15:41 GMT08 August 2020
Listen Live
    Get short URL

    As the US presidential campaigns gain momentum, activists nationwide are getting in on the act in support of their chosen candidates. A designer who created an iconic image for the Obama campaign has struck again, this time for Bernie Sanders.

    Designer and activist Shepard Fairey, known for the  "Hope" image he created for Senator Barack Obama's 2008 presidential campaign, has now produced new images emblazoned on t-shirts in support of the Vermont senator and his run for the Oval Office.

    "I'm supporting Bernie Sanders because I want to push principles, not personalities," Fairey said in a Bernie Sanders campaign video posted to Twitter.

    The artist stated that his new design, without a recognizable face, focuses on "images about people of substance."

    "I'm tired of portraits," he remarked. "I want to make images about people of substance, about the issues they care about."

    The somewhat busy new graphic image depicts several motifs, including Sanders' famous ‘Feel the Bern' slogan, along with other pieces of text stating ‘a political revolution' and  ‘a future to believe in.'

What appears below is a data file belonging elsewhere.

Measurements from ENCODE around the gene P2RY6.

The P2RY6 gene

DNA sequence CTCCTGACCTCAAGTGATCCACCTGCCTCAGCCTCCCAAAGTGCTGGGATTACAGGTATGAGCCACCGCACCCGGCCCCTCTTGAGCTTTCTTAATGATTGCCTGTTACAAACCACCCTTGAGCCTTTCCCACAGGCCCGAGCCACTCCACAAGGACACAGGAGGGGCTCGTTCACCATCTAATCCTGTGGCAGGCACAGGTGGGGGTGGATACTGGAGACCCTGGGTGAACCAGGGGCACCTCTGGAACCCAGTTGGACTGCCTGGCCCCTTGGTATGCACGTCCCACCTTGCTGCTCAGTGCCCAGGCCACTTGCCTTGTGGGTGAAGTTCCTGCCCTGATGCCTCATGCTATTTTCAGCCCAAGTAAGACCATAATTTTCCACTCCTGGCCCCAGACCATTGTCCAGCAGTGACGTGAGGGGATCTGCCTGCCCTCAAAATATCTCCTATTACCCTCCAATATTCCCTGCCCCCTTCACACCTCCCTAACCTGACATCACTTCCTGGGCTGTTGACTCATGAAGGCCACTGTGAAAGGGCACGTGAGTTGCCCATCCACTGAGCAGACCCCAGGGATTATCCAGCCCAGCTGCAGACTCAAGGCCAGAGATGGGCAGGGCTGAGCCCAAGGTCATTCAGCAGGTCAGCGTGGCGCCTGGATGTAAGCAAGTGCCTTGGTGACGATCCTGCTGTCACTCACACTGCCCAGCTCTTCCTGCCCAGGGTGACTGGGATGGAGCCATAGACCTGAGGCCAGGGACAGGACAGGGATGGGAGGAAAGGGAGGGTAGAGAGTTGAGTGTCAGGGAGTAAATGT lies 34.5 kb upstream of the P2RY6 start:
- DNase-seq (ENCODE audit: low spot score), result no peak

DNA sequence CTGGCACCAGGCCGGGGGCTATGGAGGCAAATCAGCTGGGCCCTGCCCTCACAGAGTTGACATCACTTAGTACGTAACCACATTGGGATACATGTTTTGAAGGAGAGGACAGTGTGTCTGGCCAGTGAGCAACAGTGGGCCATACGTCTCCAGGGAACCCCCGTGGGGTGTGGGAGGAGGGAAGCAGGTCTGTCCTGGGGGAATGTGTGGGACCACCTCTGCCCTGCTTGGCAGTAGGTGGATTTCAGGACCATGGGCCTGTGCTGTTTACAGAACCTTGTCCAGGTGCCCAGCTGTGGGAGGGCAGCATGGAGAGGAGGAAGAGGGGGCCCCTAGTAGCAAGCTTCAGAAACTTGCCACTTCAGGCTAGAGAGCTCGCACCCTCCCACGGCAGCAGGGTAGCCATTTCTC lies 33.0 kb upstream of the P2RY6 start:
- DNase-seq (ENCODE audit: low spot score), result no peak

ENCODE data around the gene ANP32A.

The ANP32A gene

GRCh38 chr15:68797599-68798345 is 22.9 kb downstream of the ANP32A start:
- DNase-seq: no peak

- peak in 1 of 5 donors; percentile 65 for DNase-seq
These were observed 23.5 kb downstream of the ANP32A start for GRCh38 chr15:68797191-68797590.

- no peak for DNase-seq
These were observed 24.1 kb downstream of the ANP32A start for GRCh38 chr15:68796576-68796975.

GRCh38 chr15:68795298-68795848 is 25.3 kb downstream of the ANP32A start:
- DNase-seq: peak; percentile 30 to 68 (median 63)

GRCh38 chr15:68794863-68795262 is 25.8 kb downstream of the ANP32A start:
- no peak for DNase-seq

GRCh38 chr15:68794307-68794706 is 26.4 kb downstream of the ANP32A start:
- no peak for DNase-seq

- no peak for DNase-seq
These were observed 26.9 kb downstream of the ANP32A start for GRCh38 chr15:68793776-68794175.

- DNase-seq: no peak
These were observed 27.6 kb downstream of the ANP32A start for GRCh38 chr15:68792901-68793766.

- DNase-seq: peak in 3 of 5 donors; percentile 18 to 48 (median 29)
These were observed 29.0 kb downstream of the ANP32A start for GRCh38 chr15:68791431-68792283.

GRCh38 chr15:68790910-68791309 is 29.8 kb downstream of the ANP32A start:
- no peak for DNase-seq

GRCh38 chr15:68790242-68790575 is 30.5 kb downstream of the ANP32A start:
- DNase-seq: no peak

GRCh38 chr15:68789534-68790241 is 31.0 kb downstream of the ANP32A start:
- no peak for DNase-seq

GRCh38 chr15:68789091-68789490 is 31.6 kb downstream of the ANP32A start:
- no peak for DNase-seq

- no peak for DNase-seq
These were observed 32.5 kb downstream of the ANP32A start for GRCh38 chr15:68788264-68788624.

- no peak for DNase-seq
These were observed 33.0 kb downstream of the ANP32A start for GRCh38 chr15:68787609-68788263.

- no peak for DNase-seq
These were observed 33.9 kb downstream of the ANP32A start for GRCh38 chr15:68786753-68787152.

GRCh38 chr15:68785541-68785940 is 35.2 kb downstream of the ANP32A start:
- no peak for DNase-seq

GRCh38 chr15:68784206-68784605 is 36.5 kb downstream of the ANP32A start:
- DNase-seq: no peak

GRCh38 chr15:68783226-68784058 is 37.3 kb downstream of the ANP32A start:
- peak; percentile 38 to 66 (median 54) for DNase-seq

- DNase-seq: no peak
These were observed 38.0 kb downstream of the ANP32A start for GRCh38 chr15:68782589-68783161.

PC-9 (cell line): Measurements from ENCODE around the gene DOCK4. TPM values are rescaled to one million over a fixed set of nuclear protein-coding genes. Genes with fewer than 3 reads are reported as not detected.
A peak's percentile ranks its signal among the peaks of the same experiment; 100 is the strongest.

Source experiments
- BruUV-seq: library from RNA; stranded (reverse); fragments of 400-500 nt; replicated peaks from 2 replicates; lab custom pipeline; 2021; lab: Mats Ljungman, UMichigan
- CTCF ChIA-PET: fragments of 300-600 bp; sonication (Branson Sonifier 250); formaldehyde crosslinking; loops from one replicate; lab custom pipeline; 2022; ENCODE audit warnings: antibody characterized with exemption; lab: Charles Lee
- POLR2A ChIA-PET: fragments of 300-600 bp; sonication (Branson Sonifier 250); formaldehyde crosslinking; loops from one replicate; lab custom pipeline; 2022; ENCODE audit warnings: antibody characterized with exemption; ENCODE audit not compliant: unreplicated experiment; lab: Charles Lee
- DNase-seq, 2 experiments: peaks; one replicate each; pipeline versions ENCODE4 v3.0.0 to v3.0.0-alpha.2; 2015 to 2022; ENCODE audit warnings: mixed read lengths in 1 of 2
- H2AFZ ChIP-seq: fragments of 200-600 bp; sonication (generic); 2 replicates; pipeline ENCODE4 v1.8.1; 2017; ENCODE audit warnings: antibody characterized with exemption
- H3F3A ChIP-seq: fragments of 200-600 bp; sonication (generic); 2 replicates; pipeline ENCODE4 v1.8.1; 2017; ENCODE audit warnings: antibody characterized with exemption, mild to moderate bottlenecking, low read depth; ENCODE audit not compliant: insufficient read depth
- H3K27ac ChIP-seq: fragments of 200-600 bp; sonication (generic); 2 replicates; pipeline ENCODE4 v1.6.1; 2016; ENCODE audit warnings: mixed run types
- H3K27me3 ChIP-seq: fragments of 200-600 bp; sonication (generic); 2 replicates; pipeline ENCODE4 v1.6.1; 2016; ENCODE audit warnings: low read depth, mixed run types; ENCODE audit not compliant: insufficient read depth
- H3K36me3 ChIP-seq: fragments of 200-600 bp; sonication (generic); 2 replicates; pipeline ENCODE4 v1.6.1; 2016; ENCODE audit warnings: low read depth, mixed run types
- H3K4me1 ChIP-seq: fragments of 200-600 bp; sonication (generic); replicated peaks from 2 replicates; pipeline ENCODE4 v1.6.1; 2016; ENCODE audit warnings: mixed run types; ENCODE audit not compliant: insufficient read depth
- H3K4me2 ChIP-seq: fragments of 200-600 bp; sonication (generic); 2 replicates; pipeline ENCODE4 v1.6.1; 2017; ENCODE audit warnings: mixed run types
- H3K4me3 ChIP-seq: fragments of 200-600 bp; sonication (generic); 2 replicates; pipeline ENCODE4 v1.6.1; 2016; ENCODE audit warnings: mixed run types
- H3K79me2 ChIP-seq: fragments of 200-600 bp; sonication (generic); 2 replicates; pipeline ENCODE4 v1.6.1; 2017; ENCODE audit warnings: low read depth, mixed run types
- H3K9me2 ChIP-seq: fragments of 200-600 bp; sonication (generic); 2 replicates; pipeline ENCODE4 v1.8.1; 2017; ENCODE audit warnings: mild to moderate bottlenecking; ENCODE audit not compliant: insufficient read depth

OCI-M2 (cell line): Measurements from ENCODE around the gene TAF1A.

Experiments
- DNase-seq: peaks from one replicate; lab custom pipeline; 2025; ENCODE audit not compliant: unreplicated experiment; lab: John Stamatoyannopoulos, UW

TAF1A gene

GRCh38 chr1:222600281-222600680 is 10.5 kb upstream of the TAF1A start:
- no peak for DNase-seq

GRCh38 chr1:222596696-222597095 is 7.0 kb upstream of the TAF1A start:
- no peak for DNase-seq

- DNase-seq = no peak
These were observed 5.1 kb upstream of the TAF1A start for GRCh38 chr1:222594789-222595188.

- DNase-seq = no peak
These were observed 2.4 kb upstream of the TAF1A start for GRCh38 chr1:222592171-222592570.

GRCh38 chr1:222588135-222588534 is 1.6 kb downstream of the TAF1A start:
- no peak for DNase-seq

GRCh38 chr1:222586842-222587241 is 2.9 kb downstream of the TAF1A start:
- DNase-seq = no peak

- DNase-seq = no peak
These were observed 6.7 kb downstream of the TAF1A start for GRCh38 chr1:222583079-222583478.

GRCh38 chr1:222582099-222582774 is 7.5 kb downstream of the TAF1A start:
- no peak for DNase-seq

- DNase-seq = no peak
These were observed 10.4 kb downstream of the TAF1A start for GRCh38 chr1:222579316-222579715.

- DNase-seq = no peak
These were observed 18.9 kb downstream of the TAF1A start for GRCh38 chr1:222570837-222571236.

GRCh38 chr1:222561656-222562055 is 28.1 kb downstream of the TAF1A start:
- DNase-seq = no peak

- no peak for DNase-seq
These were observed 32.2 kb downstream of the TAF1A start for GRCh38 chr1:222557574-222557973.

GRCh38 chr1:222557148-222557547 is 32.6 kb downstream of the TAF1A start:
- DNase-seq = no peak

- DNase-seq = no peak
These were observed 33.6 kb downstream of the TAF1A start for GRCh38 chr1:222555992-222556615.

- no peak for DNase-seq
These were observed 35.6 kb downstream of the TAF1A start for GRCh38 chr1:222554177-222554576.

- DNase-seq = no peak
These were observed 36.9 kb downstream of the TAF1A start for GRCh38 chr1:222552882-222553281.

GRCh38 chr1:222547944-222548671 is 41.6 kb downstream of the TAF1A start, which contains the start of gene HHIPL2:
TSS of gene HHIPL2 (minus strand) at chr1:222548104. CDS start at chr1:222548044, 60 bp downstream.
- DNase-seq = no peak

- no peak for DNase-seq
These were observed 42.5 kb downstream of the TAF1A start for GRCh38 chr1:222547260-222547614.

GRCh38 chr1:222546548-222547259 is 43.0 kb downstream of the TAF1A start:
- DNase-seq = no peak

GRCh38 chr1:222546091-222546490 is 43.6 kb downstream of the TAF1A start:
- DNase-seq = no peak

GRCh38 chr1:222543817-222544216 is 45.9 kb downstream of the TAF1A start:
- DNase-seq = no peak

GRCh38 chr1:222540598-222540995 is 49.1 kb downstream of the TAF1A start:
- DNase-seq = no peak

The designer's endorsement includes a statement regarding Sanders as a candidate who "embodies the principles of justice, equality, liberty and access to the American dream."

    Fairey's endorsement claims to speak to the ‘ordinary man' and is made in support of and endorsed by Democratic frontrunner Sanders' campaign, touting the slogan: "Paid For by Bernie 2016 (not the billionaires)."

    "Bernie needs help from people like you and me and I think he'll look out for the needs of people like you and me," Fairey stated.


    Largest US Peace Group Endorses Sanders for President Over Clinton
    Clinton Fails to Make Sanders Democratic ‘Sacrificial Lamb’
    Bernie Sanders: US Should Maintain Obama's Position on Russia Through NATO
    designer, activist, presidential campaign, Shepard Fairey, Hillary Clinton, Bernie Sanders, Barack Obama, United States
    Community standardsDiscussion